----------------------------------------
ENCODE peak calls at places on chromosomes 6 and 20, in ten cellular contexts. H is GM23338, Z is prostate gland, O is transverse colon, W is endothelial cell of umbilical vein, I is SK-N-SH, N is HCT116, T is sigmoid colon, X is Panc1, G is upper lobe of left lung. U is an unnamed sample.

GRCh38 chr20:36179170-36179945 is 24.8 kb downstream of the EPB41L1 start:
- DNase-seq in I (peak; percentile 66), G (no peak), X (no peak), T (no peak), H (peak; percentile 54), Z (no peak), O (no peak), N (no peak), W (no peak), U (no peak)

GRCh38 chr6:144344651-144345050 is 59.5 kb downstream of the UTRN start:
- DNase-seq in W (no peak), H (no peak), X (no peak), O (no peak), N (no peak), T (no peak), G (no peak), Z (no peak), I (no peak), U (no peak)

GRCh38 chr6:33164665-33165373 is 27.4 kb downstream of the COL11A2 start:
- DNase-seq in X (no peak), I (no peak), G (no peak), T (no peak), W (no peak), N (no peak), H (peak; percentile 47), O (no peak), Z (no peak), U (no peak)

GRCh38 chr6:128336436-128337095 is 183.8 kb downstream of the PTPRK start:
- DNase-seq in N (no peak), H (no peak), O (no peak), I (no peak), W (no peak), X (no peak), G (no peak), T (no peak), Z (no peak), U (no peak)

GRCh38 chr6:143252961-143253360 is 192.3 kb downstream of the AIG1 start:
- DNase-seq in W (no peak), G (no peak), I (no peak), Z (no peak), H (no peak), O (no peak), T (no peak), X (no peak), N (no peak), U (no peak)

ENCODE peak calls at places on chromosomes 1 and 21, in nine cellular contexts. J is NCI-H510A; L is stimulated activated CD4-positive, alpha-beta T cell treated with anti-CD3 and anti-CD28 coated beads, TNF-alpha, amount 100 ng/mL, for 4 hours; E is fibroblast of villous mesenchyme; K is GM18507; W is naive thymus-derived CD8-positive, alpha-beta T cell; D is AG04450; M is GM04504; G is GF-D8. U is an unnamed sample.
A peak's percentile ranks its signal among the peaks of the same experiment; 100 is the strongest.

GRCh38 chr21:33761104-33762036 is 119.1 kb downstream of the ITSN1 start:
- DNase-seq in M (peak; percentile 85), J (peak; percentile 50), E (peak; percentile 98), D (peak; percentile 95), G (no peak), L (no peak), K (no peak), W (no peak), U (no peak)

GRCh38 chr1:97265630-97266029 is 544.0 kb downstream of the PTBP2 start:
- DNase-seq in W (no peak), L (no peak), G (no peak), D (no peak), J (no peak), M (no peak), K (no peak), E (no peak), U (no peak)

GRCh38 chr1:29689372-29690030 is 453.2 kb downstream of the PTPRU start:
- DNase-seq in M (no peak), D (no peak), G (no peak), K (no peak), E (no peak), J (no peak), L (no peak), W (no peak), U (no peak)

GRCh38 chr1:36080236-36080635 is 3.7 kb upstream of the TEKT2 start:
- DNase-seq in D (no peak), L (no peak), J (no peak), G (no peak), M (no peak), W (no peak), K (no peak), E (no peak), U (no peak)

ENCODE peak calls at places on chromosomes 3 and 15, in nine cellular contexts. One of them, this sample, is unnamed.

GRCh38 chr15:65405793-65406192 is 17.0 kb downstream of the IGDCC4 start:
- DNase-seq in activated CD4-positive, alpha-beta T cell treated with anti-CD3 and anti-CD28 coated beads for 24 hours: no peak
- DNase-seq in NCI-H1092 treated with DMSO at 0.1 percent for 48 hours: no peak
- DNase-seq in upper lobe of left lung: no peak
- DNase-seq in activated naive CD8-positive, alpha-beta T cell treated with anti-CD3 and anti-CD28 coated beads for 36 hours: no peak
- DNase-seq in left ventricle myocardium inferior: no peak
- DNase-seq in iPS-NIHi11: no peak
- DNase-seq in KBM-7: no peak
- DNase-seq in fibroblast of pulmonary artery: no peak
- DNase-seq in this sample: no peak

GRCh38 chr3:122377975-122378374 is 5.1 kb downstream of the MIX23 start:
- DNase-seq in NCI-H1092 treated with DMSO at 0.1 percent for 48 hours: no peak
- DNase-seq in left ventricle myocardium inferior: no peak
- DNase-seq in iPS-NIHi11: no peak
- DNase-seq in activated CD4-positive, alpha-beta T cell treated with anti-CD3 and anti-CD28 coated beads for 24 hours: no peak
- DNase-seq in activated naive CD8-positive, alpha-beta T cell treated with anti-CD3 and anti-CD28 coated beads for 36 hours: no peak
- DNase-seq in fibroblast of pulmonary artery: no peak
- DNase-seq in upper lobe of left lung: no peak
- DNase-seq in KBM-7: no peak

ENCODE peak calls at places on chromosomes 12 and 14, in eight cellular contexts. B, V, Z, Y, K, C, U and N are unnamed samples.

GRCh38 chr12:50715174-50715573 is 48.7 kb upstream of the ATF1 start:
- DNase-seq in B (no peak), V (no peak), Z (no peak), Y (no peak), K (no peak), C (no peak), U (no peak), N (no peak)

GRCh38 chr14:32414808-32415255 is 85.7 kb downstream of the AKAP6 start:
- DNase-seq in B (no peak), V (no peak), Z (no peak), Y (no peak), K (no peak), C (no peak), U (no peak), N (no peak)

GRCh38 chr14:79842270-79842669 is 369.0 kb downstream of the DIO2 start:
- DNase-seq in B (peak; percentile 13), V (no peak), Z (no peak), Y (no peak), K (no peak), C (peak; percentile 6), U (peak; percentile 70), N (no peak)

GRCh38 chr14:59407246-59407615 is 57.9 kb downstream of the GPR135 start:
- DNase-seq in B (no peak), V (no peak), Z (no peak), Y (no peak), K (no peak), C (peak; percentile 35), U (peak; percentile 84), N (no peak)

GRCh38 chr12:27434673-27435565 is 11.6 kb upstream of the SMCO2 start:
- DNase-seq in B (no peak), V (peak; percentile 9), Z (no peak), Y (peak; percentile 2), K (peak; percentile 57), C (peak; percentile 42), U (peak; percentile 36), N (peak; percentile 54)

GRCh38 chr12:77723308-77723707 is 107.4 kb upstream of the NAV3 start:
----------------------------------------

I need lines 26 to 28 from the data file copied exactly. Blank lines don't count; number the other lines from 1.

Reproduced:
- DNase-seq in upper lobe of left lung: no peak
- DNase-seq in activated naive CD8-positive, alpha-beta T cell treated with anti-CD3 and anti-CD28 coated beads for 36 hours: no peak
- DNase-seq in left ventricle myocardium inferior: no peak